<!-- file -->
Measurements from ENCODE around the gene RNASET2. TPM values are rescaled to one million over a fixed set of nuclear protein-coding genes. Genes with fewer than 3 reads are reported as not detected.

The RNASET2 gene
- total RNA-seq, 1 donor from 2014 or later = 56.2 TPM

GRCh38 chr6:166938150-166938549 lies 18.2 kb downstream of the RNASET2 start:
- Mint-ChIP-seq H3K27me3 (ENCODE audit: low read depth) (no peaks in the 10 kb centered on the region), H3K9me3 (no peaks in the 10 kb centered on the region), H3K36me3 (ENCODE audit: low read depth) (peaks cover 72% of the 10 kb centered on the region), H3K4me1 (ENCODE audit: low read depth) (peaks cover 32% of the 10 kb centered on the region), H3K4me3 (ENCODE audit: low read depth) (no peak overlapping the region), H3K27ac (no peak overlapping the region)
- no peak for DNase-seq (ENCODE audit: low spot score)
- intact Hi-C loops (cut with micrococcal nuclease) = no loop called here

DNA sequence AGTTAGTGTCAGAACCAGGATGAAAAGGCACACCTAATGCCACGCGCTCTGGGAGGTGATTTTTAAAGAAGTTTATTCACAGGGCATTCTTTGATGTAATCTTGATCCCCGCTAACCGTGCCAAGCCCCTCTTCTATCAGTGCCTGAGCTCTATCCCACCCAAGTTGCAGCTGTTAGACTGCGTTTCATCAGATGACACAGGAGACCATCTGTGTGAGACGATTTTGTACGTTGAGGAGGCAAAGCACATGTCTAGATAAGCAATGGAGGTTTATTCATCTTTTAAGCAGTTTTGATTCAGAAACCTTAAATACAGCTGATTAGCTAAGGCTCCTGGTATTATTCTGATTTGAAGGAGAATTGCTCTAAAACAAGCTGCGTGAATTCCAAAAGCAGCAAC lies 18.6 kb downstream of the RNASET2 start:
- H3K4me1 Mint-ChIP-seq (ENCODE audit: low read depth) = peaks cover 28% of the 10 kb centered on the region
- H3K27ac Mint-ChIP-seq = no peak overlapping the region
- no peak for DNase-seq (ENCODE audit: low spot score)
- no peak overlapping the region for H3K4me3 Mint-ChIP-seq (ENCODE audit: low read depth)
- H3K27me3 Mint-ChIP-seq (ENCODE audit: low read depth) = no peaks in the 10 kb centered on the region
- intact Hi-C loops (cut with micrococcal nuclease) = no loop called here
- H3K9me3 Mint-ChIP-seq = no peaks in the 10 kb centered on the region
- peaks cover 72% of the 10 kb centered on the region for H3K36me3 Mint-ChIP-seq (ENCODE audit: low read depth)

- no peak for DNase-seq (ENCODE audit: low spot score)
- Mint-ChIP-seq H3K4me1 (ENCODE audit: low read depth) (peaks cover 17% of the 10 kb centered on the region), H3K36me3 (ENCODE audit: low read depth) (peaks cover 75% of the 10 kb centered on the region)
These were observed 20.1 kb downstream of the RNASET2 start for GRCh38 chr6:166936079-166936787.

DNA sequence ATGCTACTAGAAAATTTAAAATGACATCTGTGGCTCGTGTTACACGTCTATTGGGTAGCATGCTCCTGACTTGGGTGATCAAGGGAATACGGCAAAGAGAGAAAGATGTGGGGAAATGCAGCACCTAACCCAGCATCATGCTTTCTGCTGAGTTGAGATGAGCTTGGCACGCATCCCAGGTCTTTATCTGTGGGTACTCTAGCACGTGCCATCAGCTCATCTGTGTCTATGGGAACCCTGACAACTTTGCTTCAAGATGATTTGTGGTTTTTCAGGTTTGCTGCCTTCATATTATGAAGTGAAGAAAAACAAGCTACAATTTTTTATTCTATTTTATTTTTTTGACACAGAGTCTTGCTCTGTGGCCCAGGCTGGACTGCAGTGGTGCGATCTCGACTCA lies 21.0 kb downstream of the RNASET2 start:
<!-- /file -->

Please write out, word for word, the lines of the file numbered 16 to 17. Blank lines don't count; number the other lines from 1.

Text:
- peaks cover 72% of the 10 kb centered on the region for H3K36me3 Mint-ChIP-seq (ENCODE audit: low read depth)

- no peak for DNase-seq (ENCODE audit: low spot score)